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Knowledge is Power!

Reading material these days is commonly in eBook format, but there’s nothing quite like pulling a good ‘ole paper publication. And if you’re the type of person who has collected a good number of them, you’ll want to take care of them so they’ll last for a long time to come. Many books have been well preserved for centuries of humanity’s history thanks to proper care and conditions. Correct storage conditions are everything for long book life. We’ll share with you five easy tips from professional booksellers on how to achieve them for storing books, newspapers, and magazines.

Tip #1: Avoid Moisture with Climate Control

Moisture is paper’s worst enemy and can lead to mold or browning of the pages, called “foxing.” The ideal environment for books would be 40% humidity at 65 degrees. This balance must stay consistent and not fluctuate too much in the storage area, otherwise, there’s little point in storing them. That’s why attics, garages, and basements are likely the worst places to store books. It’s much better (and easier) to store them in a climate-controlled storage unit instead.

Tip #2: Position is Everything

Once storing your books is complete, it’s quite possible that they will be left where you have them for months or years at a time. Store books and magazines horizontally rather than upright to protect their spines and not stretch them into a ‘pyramid’ shape. Resist the urge to fill up the spaces and cheat! They will need the airspace to circulate anyway. For newspapers, store them folded up flat in half like a newsstand. Protect newspaper pages with acid-free lining if there are certain articles you would be interested in saving. It’s also a good idea to keep the jackets on hardcover books, if possible. Not only will they help you identify the book, but they will also help protect them from dents, nicks, and scratches. Even rare books end up in the bargain bin if their covers show signs of damage and wear.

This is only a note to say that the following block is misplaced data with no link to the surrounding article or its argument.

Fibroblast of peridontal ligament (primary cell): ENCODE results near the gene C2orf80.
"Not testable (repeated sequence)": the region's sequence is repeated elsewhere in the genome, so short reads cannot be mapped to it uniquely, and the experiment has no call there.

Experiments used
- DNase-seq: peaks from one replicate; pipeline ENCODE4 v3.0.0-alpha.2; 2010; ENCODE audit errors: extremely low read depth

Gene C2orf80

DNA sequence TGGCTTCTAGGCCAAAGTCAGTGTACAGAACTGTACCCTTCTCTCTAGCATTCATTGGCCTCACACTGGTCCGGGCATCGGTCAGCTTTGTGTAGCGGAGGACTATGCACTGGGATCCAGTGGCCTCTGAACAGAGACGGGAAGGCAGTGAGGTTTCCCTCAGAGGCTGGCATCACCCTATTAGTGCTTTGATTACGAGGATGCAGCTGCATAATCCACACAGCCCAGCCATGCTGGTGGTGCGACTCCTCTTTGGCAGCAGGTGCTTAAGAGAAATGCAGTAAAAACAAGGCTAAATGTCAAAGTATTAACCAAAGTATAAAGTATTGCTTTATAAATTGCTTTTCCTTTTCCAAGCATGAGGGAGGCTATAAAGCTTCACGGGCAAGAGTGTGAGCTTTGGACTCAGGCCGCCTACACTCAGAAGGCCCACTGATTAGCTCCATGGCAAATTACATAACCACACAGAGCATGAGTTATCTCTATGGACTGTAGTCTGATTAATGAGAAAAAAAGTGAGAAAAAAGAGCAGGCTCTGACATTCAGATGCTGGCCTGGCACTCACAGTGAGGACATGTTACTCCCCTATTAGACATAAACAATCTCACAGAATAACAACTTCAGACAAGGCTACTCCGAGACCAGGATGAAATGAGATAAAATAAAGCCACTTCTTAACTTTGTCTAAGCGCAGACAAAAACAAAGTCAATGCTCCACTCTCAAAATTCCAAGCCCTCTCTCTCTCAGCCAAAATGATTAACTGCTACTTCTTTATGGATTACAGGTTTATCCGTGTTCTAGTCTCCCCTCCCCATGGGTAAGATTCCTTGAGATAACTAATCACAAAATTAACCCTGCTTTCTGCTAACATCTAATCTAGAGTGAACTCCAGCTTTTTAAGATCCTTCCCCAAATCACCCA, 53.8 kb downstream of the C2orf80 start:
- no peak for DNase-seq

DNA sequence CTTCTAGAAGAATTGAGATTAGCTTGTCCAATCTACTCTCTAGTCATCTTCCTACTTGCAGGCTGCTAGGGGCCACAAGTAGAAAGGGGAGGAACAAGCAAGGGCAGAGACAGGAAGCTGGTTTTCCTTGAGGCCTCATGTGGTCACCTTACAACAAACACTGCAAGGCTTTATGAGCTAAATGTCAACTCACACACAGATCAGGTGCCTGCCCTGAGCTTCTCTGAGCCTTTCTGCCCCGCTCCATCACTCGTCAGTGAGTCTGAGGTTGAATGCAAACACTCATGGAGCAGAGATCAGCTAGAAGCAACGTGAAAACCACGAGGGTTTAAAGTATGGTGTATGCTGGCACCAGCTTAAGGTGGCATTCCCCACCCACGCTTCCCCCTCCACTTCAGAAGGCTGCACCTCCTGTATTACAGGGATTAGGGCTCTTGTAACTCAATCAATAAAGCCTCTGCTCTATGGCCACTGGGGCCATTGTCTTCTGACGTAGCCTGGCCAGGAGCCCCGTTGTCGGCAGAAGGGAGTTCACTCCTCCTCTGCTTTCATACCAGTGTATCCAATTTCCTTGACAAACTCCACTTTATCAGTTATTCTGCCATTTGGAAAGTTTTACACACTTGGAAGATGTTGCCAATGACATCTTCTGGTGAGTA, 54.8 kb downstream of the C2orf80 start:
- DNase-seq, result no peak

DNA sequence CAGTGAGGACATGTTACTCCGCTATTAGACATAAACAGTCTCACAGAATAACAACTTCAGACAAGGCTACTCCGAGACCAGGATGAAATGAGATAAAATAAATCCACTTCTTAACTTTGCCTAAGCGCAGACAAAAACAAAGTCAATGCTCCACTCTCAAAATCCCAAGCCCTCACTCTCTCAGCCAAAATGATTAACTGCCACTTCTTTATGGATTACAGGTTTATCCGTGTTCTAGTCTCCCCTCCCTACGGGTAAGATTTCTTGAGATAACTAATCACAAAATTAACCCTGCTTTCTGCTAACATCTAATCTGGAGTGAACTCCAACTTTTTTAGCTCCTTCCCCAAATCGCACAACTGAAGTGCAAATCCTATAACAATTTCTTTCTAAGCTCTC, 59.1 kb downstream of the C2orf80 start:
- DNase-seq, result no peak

Tip #3: Sturdy Storage Containers

Thick cardboard boxes are great for moving your literature collection, but not so much for long-term storage. Boxes don’t allow airspace to flow through the paper and can collect moisture over time. It’s better to store them in sturdy plastic bins or horizontally on a bookshelf instead.

Tip #4: Protection from Dust/UV

Pay attention to the position of the sunlight if the storage area has windows. UV rays aren’t very kind to books and will fade them faster than anything, so keep printed literature away from that sun! Windows facing south will do the most damage. (In the Southern Hemisphere, it’s windows facing north.)

It’s a good idea to dust your books periodically to lengthen their life, and especially if they’re stored open on a shelf. Dust them with a chemical-free duster towards the spines to prevent making scratches and tearing the jacket corners.

Tip #5: Removing Inserts and Bookmarks

Last but not least, it’s worth the time to go through your books and remove any inserts, “dog ears,” and bookmarks. (Yes, even the novels that you haven’t finished all the chapters yet. Sorry.) If you leave them in, they will create permanent indents in the pages and affect the integrity of their spines. If you would like to keep the bookmark with the book, store it in a plastic bag along with the book, but outside it close by. Be sure not to sandwich the bookmarks inside the stacks. Store them next to the stack instead.

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